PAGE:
Separate cyclists, pedestrians and vehicles.


The idea
Childishly simple admittedly, but as mentioned earlier, something has to be done if we are supposed to be encouraging more and more to take the plunge and give up the car.
To physically separate a portion of road for cyclists only, using probably the inner gutter area providing a clear barrier between the two.The word physical is important here, as I have cycled on roads that have 'cyclists only' markings, and in my opinion, they don't work
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Why the contribution is important


Firstly, this is an idea that will cost money, so may not be looked upon by the moderator and others as a particularly bright idea.
Nevertheless, if a pilot scheme could be implemented using just a small budget, it may just spark some further imaginative thinking and prove to be a good idea in the long term, considering we will be the green capital of Europe soon, not to mention our current status as England's cycling city.
Clearly there is a need to look at the contradiction to think green and get on our bikes, reducing our carbon footprint etc, and what is currently happening on our roads at the moment.
Cyclists weave in and out of the jams creating added stress for other road users to avoid collision, and motorists have little regard for the unprotected cyclists who are reducing their carbon footprints.If the roads were safer I for one would love to get on my bike to save the planet.

by user338616 on November 28, 2013 at 01:21PM

Current Rating

Average rating: 4.3
Based on: 18 votes


  • Posted by user356171 December 19, 2013 at 17:36

    I agree that cyclists and cars/vans/lorries etc sharing the same road space is a nightmare for all concerned, and a particular danger to cyclists. Speaking as a driver who hasn't dared get on my bicycle in years because cycling in the city is just too dangerous and unpleasant, if separating them means reducing the road space for vehicles, then so be it. This may be unpopular in the short run, especially among petrol-heads, but if we sincerely want to be green and not bury our heads in the 20th century, then needs must. In the medium to long term it will make the roads much more pleasant and healthy, and give people a real alternative to driving.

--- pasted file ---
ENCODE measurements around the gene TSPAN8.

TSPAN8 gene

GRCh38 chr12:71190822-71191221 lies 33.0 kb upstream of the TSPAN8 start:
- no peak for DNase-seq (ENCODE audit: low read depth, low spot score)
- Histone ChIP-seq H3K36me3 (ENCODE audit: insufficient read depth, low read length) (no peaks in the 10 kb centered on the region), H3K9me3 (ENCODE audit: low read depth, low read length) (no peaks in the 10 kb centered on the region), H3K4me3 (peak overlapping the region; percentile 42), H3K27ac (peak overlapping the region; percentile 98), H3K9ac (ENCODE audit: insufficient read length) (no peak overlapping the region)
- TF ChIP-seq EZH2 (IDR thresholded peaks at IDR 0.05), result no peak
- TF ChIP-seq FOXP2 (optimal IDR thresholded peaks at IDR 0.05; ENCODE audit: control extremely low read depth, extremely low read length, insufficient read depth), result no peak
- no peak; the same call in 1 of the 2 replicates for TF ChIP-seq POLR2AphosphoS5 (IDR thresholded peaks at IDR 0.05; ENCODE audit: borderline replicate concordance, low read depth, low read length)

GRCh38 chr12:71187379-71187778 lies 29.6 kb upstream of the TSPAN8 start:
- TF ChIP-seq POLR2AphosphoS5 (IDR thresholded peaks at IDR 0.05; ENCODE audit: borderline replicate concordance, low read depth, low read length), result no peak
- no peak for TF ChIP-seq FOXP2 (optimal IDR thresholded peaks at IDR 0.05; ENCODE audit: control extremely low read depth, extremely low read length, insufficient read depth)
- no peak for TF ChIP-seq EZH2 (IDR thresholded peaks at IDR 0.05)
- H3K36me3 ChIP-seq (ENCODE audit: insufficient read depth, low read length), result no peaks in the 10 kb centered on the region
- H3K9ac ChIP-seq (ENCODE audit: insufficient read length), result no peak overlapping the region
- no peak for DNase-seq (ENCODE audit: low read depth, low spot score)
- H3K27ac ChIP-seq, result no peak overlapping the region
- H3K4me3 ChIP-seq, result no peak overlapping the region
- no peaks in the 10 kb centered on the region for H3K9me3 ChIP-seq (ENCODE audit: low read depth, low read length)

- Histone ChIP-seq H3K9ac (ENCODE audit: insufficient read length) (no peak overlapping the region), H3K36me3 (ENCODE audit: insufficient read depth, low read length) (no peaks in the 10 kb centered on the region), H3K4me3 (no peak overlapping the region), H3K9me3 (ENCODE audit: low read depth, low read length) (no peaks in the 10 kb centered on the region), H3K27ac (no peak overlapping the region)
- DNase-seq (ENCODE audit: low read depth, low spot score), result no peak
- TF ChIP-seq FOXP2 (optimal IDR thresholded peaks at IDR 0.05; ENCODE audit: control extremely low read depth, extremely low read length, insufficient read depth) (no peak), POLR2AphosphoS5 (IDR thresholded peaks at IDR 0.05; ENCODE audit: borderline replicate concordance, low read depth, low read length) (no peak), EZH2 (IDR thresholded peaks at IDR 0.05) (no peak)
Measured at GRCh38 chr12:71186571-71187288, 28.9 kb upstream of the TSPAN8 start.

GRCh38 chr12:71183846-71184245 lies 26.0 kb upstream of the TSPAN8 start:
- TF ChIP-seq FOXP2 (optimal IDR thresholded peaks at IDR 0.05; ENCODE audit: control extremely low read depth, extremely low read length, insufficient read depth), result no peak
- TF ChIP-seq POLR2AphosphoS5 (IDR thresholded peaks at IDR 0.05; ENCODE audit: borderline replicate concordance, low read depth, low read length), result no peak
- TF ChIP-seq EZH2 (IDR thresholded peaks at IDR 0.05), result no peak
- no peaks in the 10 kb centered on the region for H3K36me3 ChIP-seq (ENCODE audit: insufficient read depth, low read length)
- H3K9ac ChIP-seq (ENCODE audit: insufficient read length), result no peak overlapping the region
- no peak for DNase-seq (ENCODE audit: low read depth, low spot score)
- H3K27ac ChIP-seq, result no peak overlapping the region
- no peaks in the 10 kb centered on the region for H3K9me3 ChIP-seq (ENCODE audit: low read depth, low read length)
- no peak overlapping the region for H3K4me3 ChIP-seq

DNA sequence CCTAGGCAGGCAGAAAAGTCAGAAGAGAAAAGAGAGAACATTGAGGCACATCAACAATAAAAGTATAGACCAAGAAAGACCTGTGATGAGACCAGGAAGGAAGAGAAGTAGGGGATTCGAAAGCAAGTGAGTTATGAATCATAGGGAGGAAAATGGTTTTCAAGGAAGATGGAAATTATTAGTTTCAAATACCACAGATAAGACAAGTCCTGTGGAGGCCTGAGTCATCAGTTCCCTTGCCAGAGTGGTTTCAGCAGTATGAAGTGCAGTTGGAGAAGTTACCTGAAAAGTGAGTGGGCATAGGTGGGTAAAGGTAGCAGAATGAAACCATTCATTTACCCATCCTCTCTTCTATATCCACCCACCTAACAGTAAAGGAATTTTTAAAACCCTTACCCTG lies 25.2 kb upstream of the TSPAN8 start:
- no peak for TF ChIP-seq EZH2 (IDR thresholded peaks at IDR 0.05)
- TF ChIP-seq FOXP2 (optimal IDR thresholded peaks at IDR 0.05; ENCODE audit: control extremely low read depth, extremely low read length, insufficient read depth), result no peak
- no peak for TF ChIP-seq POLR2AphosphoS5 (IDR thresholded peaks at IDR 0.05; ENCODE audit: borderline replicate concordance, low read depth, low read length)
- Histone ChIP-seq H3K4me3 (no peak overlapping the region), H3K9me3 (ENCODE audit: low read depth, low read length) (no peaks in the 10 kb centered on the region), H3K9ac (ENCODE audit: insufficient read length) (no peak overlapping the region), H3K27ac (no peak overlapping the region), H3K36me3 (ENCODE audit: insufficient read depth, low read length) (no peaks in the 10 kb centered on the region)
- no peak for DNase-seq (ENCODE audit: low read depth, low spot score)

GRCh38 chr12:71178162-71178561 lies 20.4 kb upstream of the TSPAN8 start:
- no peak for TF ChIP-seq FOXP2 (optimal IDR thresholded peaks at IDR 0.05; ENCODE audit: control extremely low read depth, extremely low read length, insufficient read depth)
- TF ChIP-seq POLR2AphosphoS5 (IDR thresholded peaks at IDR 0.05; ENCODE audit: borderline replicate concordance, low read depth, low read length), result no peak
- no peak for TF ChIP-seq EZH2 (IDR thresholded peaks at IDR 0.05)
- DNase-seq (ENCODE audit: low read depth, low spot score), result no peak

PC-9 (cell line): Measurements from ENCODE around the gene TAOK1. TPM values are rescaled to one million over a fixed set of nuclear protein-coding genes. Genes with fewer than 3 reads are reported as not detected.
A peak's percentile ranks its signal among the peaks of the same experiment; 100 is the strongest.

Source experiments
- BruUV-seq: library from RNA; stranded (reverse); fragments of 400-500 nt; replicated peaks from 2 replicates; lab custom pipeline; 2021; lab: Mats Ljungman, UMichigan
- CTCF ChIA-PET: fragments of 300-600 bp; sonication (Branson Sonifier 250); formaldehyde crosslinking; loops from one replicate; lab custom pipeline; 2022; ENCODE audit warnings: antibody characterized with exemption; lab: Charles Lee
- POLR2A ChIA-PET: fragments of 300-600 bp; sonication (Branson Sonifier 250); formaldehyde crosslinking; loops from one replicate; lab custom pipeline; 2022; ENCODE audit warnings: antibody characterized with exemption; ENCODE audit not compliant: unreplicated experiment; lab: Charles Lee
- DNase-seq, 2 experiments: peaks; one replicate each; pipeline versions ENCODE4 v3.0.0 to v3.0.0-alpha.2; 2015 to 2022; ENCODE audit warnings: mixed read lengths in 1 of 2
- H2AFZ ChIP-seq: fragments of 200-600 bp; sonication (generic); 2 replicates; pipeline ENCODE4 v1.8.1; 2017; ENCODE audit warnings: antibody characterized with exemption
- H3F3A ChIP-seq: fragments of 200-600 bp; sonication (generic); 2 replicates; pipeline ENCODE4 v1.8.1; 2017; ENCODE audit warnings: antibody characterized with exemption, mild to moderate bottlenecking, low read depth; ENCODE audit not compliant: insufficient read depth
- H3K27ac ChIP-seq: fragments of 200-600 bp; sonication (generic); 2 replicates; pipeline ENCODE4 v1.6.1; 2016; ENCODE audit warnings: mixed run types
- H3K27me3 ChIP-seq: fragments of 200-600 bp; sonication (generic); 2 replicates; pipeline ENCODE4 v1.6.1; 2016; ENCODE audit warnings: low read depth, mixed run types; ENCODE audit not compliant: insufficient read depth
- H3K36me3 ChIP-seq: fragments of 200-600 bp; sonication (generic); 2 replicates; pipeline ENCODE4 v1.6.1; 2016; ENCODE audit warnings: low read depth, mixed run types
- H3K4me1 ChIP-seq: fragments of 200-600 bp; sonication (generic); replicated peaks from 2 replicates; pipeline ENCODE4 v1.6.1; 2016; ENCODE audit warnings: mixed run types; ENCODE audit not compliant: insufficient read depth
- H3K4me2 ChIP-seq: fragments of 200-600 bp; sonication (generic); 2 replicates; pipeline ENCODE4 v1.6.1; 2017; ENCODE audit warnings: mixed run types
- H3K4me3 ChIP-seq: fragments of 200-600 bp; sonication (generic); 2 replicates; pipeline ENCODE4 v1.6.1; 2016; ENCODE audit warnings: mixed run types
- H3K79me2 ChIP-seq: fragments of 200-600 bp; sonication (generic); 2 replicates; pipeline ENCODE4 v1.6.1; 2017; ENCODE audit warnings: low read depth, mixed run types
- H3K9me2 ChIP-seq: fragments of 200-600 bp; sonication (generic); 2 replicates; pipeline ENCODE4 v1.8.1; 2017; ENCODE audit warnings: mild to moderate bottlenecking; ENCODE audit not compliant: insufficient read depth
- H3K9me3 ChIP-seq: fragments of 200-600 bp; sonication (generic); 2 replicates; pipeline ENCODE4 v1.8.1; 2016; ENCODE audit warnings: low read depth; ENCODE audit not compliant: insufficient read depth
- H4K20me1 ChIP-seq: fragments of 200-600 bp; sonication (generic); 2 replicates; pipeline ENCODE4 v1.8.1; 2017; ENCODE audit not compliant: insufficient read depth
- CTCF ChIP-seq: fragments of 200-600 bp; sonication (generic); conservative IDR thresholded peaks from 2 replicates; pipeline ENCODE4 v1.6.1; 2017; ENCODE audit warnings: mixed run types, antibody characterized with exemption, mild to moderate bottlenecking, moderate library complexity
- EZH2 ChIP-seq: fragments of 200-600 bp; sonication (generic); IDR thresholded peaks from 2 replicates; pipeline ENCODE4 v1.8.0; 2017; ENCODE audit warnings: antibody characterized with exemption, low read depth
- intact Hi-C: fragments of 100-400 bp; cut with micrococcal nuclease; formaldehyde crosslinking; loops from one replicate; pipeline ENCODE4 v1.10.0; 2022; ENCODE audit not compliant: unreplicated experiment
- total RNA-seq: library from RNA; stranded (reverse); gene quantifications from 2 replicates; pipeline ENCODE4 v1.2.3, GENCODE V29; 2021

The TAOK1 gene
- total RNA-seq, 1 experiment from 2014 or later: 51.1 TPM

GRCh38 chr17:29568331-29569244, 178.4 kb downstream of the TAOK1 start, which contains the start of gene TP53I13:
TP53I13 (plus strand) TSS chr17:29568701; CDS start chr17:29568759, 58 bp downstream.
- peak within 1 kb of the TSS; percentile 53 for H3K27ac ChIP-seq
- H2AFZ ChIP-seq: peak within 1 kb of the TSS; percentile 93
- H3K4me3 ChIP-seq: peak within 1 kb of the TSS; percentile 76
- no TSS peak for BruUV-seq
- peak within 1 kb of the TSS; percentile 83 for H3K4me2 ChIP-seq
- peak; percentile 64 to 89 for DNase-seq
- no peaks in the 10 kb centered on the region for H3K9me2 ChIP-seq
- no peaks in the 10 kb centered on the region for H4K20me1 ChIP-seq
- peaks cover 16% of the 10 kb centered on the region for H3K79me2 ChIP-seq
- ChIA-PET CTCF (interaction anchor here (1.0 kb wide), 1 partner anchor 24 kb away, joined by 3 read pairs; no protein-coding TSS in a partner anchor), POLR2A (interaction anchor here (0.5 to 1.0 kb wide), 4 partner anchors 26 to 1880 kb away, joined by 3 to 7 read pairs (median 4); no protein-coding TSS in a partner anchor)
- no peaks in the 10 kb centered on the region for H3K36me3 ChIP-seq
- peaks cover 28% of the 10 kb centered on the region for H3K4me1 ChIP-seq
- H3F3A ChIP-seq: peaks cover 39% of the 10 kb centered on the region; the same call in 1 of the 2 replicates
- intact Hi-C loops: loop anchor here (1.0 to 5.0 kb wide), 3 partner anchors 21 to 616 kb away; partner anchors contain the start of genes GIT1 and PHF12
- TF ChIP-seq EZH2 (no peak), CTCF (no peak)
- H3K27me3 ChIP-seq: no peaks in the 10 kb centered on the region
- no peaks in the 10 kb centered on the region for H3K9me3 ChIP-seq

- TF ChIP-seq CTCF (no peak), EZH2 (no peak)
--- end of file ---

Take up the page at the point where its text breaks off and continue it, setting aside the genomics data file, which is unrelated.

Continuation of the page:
• Posted by user412750 December 19, 2013 at 22:15

    Unprotected cycle lanes are all too often obstructed by cars and delivery vans, which they do with impunity. This makes those cycle lanes ineffective - they may as well not be there, as all they do is to allow the bureaucrats to boast about how many miles of cycle lane exist.

    It is a worthwhile expenditure if it enhances the safety of existing cyclists and encourages more to cycle. The air quality, reduced stress, more efficient transport and health benefits would justify the expense.

  • Posted by user261867 January 03, 2014 at 21:56

    Separating different types of traffic is a great idea but complex and (probably) expensive.
    I suggest a number of high profile preferably arterial routes into/out of the city be considered for this treatment.
  • Posted by user318772 January 09, 2014 at 11:25

    As many cyclists opt for the pavement when there isn't enough safe road space why not have the pavement on one side of the street designated for pedestrians, and the other for cyclists? It wouldn't be appropriate for shopping streets but it might work on residential ones, once people got used to looking out for bikes before coming out of their front path. Car parking on both sides of our narrow residential roads means that even when they are one way there is insufficient space for cars to overtake safely, and drivers stuck behind a cyclist on a upward gradient will often take stupid risks.
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